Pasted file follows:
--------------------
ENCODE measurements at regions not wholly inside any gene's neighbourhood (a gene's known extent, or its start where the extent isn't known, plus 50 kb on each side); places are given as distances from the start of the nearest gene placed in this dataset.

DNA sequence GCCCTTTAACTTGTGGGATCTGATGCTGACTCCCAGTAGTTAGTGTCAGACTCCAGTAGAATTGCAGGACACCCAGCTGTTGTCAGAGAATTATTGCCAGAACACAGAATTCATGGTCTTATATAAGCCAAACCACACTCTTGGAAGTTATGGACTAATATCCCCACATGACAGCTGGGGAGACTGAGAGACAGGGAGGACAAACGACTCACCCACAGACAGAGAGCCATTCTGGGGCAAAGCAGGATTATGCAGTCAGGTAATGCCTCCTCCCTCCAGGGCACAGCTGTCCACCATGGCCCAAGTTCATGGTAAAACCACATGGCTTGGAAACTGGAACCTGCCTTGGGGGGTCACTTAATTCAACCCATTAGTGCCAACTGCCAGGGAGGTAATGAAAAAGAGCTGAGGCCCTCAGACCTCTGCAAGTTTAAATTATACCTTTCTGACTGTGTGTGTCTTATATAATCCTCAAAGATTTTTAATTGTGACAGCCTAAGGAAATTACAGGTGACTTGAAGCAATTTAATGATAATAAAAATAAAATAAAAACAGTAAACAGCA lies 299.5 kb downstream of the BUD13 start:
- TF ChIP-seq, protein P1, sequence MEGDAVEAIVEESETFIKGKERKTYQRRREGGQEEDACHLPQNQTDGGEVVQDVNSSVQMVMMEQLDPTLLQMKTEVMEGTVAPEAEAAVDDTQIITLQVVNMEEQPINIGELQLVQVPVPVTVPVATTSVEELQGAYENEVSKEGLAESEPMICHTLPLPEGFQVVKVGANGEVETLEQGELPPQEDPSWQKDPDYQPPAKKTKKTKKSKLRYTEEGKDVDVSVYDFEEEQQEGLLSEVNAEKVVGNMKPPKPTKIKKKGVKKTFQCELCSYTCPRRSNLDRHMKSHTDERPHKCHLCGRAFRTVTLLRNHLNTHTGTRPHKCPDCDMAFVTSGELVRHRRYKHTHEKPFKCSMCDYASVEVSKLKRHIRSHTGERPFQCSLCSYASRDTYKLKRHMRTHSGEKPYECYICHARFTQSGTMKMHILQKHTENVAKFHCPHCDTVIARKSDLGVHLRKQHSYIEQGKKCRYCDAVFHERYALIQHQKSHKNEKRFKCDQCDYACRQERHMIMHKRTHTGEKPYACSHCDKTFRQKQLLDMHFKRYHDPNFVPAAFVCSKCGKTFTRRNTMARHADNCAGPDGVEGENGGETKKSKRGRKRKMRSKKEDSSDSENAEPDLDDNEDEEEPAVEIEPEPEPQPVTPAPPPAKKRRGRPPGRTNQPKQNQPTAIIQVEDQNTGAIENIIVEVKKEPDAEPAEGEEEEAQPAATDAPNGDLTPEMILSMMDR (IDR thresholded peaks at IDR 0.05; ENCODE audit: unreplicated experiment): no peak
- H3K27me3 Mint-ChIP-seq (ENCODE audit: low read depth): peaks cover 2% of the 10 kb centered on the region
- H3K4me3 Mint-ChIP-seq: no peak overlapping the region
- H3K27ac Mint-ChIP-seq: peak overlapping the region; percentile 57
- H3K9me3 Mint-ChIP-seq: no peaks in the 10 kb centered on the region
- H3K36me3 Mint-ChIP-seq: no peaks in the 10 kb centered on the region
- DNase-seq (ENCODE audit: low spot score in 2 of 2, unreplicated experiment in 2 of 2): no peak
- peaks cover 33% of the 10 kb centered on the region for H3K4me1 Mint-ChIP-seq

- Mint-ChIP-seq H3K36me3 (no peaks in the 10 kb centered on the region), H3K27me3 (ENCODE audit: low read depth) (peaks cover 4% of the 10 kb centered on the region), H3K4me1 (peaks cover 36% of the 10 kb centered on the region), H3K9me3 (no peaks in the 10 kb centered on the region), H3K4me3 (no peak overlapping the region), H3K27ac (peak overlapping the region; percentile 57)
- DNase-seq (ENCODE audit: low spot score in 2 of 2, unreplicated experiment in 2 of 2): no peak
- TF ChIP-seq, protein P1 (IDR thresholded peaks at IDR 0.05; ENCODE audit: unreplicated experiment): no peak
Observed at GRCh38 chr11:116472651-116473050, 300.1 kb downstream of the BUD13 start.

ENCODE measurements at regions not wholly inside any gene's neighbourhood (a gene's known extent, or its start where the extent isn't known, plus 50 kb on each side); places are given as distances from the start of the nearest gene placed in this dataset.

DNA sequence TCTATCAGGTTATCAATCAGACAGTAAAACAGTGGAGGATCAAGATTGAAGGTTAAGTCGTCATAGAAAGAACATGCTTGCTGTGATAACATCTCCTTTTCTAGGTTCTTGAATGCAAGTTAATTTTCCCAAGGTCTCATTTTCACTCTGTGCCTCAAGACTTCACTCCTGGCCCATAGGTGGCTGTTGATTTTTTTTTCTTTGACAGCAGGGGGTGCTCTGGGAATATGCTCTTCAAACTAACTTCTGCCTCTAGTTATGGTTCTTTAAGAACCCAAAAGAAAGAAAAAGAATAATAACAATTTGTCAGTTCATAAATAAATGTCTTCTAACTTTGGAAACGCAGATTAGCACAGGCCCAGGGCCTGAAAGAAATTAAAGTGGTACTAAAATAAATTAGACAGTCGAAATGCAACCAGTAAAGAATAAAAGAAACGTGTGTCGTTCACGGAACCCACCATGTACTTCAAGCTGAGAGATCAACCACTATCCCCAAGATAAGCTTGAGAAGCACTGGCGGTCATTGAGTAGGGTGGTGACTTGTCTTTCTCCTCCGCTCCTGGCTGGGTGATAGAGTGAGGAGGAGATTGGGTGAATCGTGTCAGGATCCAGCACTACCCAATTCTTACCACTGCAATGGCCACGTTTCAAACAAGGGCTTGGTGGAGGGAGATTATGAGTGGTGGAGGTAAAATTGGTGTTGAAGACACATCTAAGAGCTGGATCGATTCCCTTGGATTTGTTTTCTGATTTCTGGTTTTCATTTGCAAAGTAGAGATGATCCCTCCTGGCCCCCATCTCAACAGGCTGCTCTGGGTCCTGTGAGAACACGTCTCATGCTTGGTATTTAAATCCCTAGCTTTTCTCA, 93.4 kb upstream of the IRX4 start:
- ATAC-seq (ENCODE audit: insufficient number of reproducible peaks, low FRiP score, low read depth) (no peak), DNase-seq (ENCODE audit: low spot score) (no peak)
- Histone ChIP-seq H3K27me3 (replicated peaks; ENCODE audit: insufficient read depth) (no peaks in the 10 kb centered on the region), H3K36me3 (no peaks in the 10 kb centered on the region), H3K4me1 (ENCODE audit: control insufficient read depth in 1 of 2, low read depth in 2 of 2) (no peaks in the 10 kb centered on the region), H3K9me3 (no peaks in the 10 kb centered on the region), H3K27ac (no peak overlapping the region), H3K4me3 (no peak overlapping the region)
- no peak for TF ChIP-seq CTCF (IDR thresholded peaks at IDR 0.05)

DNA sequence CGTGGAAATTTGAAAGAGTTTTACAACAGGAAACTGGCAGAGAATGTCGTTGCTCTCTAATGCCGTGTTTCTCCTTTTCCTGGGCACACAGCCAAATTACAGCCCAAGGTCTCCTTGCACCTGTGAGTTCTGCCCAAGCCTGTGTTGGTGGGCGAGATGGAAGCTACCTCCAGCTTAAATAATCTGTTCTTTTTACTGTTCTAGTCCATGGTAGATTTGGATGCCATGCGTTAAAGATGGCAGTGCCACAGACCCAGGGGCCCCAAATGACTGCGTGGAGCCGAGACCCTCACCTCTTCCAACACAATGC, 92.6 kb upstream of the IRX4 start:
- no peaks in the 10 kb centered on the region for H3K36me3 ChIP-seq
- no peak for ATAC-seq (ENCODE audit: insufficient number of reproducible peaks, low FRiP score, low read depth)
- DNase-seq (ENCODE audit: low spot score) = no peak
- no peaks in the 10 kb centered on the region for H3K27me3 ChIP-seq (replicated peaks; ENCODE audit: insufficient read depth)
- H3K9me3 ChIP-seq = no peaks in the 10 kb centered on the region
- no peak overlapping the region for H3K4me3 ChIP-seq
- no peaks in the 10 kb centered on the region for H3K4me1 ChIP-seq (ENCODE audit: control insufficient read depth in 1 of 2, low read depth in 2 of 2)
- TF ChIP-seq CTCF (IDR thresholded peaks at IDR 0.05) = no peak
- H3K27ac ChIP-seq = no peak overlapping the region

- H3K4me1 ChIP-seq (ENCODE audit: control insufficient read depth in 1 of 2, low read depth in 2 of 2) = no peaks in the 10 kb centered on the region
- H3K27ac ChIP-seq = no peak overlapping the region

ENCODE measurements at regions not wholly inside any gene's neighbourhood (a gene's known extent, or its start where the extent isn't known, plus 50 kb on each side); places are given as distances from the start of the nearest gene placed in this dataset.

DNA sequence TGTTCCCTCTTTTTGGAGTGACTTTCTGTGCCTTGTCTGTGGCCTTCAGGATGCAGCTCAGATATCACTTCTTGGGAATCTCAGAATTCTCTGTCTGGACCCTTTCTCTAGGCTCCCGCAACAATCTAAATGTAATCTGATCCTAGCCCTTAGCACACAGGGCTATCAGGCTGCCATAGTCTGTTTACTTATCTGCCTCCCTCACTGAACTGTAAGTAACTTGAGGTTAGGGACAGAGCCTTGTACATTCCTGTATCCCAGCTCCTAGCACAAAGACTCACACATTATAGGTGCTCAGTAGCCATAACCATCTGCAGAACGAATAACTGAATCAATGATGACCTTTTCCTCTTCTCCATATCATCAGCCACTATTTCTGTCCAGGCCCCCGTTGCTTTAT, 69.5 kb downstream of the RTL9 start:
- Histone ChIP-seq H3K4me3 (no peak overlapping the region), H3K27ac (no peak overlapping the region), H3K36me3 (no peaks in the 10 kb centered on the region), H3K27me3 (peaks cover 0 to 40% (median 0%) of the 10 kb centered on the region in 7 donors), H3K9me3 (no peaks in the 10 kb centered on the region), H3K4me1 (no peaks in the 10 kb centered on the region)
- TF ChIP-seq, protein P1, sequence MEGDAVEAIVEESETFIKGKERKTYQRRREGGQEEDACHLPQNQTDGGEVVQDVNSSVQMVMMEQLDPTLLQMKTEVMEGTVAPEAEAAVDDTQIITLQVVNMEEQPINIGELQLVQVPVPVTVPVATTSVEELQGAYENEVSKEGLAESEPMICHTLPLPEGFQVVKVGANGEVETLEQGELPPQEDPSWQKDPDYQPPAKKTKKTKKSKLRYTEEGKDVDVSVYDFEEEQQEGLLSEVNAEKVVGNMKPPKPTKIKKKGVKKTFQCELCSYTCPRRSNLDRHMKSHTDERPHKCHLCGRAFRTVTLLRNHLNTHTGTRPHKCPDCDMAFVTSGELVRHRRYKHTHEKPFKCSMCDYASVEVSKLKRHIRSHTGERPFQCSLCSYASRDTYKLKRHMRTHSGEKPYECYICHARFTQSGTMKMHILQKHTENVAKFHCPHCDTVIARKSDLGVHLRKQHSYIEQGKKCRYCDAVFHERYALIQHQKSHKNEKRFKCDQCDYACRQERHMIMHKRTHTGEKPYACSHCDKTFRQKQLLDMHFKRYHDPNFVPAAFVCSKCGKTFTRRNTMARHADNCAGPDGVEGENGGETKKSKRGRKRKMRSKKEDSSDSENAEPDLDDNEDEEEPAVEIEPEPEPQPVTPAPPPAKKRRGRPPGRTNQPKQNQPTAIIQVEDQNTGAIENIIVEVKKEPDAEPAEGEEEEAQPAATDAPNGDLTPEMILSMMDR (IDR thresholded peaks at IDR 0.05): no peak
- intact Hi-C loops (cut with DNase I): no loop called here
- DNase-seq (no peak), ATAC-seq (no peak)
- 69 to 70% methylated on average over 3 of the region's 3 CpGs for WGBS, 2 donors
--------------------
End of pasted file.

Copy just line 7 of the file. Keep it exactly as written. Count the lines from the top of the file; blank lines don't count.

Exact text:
- H3K9me3 Mint-ChIP-seq: no peaks in the 10 kb centered on the region